Predicting invasion in grassland ecosystems:is exotic dominance the real embarrassment of richness?

Seabloom, Eric W. and Borer, Elizabeth T. and Buckley, Yvonne and Cleland, Elsa E. and Davies, Kendi and Firn, Jennifer and Harpole, W. Stanley and Hautier, Yann and Lind, Eric and Macdougall, Andrew and Orrock, John L. and Prober, Suzanne M. and Adler, Peter and Alberti, Juan and Michael Anderson, T. and Bakker, Jonathan D. and Biederman, Lori A. and Blumenthal, Dana and Brown, Cynthia S. and Brudvig, Lars A. and Caldeira, Maria and Chu, Chengjin and Crawley, Michael J. and Daleo, Pedro and Damschen, Ellen I. and D'antonio, Carla M. and Decrappeo, Nicole M. and Dickman, Chris R. and Du, Guozhen and Fay, Philip A. and Frater, Paul and Gruner, Daniel S. and Hagenah, Nicole and Hector, Andrew and Helm, Aveliina and Hillebrand, Helmut and Hofmockel, Kirsten S. and Humphries, Hope C. and Iribarne, Oscar and Jin, Virginia L. and Kay, Adam and Kirkman, Kevin P. and Klein, Julia A. and Knops, Johannes M. H. and La Pierre, Kimberly J. and Ladwig, Laura M. and Lambrinos, John G. and Leakey, Andrew D. B. and Li, Qi and Li, Wei and Mcculley, Rebecca and Melbourne, Brett and Mitchell, Charles E. and Moore, Joslin L. and Morgan, John and Mortensen, Brent and O'halloran, Lydia R. and Pärtel, Meelis and Pascual, Jesús and Pyke, David A. and Risch, Anita C. and Salguero-gómez, Roberto and Sankaran, Mahesh and Schuetz, Martin and Simonsen, Anna and Smith, Melinda and Stevens, Carly and Sullivan, Lauren and Wardle, Glenda M. and Wolkovich, Elizabeth M. and Wragg, Peter D. and Wright, Justin and Yang, Louie (2013) Predicting invasion in grassland ecosystems:is exotic dominance the real embarrassment of richness? Global Change Biology, 19 (12). pp. 3677-3687. ISSN 1354-1013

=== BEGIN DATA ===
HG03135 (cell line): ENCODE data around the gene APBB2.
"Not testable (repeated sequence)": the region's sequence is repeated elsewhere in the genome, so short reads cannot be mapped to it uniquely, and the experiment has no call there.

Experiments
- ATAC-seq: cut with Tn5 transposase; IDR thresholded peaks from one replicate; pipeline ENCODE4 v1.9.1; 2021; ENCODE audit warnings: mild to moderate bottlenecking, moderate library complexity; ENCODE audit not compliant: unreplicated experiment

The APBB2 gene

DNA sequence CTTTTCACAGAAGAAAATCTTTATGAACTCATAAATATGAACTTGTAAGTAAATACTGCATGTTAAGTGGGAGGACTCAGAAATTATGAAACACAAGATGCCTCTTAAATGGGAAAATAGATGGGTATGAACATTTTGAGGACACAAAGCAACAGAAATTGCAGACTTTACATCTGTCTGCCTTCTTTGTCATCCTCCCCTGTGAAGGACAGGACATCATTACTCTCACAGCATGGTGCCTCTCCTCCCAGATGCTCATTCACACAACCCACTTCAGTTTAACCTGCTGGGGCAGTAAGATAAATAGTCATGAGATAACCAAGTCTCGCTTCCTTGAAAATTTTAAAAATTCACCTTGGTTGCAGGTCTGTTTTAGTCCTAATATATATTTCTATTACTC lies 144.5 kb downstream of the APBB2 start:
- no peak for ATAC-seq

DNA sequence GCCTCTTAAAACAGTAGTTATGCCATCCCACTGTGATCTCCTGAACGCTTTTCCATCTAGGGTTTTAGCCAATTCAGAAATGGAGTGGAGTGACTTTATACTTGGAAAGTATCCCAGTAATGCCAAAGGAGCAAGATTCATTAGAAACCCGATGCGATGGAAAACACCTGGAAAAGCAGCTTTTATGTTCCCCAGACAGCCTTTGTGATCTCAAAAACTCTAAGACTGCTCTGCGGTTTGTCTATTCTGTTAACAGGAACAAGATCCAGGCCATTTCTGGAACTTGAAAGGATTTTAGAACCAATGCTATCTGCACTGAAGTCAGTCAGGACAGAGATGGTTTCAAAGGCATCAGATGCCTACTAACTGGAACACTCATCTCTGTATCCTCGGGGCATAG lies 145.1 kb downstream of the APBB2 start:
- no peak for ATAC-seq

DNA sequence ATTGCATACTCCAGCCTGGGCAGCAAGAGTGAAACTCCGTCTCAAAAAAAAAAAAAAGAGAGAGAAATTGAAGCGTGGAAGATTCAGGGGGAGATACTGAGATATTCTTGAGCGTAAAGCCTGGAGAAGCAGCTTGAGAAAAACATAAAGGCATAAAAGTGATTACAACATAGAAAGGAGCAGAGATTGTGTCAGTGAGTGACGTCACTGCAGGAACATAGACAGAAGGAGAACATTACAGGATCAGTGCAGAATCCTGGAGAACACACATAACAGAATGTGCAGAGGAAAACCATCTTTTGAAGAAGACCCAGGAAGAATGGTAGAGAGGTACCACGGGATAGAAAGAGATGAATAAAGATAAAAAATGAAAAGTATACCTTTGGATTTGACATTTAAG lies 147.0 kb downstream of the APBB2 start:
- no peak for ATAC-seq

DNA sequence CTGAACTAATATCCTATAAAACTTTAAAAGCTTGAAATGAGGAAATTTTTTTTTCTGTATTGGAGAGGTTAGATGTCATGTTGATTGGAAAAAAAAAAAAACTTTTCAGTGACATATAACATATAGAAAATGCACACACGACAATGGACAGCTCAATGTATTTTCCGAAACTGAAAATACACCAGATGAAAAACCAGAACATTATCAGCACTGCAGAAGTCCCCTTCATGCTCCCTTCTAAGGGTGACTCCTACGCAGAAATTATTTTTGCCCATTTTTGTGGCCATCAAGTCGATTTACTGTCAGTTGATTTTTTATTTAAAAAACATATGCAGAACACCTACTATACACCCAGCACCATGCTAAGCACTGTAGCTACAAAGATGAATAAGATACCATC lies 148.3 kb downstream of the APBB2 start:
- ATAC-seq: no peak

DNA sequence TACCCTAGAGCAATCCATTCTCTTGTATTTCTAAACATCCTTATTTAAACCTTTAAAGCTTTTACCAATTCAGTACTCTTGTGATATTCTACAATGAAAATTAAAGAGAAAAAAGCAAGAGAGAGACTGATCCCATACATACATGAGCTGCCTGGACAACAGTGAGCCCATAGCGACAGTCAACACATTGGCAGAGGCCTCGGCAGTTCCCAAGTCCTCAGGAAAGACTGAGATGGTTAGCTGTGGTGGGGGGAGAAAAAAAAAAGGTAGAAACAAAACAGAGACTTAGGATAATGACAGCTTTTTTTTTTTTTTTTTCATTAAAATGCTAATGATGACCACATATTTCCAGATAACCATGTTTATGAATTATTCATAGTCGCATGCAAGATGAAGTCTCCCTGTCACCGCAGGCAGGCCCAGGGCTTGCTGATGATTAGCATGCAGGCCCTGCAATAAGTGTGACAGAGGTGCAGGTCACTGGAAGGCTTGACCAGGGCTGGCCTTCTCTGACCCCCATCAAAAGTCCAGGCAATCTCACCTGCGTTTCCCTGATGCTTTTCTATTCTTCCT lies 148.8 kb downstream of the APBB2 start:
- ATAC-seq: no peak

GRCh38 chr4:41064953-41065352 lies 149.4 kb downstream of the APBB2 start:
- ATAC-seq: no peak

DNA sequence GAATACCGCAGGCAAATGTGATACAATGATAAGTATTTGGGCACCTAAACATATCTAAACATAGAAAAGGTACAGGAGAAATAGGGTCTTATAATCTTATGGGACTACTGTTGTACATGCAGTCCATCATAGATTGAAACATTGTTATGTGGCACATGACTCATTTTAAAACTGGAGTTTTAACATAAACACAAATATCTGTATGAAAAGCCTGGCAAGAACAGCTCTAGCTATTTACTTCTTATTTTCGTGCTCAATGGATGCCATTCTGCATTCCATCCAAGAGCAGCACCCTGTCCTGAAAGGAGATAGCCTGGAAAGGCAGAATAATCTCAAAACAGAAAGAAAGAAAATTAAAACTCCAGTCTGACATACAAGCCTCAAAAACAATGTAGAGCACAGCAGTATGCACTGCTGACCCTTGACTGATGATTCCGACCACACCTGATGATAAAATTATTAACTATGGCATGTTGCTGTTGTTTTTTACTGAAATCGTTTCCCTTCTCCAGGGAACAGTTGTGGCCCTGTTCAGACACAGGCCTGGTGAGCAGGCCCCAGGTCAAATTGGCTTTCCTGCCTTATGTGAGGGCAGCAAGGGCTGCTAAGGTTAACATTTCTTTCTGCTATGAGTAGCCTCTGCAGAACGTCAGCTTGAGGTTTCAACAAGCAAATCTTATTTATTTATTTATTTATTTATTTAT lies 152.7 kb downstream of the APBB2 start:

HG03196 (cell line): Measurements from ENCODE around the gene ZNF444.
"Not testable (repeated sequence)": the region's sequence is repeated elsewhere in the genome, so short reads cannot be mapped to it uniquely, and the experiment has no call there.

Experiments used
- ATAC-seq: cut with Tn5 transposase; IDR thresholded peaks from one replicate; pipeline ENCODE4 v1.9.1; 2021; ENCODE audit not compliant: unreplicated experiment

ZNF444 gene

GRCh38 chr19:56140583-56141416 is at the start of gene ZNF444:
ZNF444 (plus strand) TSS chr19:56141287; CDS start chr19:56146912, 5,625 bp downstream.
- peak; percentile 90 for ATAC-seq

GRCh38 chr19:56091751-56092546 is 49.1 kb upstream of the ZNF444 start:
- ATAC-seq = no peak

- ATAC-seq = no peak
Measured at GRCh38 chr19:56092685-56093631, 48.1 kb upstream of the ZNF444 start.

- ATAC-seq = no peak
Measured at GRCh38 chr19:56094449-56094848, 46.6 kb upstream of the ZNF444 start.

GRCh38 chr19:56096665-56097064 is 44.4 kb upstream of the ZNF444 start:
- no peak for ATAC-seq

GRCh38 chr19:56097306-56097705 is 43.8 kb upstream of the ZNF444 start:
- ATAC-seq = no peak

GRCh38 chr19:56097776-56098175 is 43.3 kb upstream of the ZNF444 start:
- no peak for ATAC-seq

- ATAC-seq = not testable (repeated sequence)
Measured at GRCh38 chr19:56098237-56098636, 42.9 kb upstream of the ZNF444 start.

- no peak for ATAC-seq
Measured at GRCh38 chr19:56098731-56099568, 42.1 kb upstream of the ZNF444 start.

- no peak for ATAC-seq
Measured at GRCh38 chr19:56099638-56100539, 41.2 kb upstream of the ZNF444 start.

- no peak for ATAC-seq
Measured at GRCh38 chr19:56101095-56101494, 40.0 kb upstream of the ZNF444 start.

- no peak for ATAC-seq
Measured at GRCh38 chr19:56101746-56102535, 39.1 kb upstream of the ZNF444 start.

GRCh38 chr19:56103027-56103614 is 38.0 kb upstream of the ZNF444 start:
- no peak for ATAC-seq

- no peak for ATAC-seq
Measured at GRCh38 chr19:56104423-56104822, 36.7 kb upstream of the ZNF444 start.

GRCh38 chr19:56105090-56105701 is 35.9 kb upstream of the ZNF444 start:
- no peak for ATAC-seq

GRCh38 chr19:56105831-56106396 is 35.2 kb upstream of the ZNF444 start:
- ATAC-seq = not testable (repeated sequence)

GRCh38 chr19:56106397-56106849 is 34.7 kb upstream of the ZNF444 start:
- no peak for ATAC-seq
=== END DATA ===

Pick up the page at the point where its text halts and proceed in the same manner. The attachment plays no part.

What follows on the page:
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Invasions have increased the size of regional species pools, but are typically assumed to reduce native diversity. However, global-scale tests of this assumption have been elusive because of the focus on exotic species richness, rather than relative abundance. This is problematic because low invader richness can indicate invasion resistance by the native community or, alternatively, dominance by a single exotic species. Here, we used a globally replicated study to quantify relationships between exotic richness and abundance in grass-dominated ecosystems in 13 countries on six continents, ranging from salt marshes to alpine tundra. We tested effects of human land use, native community diversity, herbivore pressure, and nutrient limitation on exotic plant dominance. Despite its widespread use, exotic richness was a poor proxy for exotic dominance at low exotic richness, because sites that contained few exotic species ranged from relatively pristine (low exotic richness and cover) to almost completely exotic-dominated ones (low exotic richness but high exotic cover). Both exotic cover and richness were predicted by native plant diversity (native grass richness) and land use (distance to cultivation). Although climate was important for predicting both exotic cover and richness, climatic factors predicting cover (precipitation variability) differed from those predicting richness (maximum temperature and mean temperature in the wettest quarter). Herbivory and nutrient limitation did not predict exotic richness or cover. Exotic dominance was greatest in areas with low native grass richness at the site- or regional-scale. Although this could reflect native grass displacement, a lack of biotic resistance is a more likely explanation, given that grasses comprise the most aggressive invaders. These findings underscore the need to move beyond richness as a surrogate for the extent of invasion, because this metric confounds monodominance with invasion resistance. Monitoring species' relative abundance will more rapidly advance our understanding of invasions.

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Journal Article
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Global Change Biology
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29 Nov 2013 13:53
Last Modified:
22 Jul 2020 11:10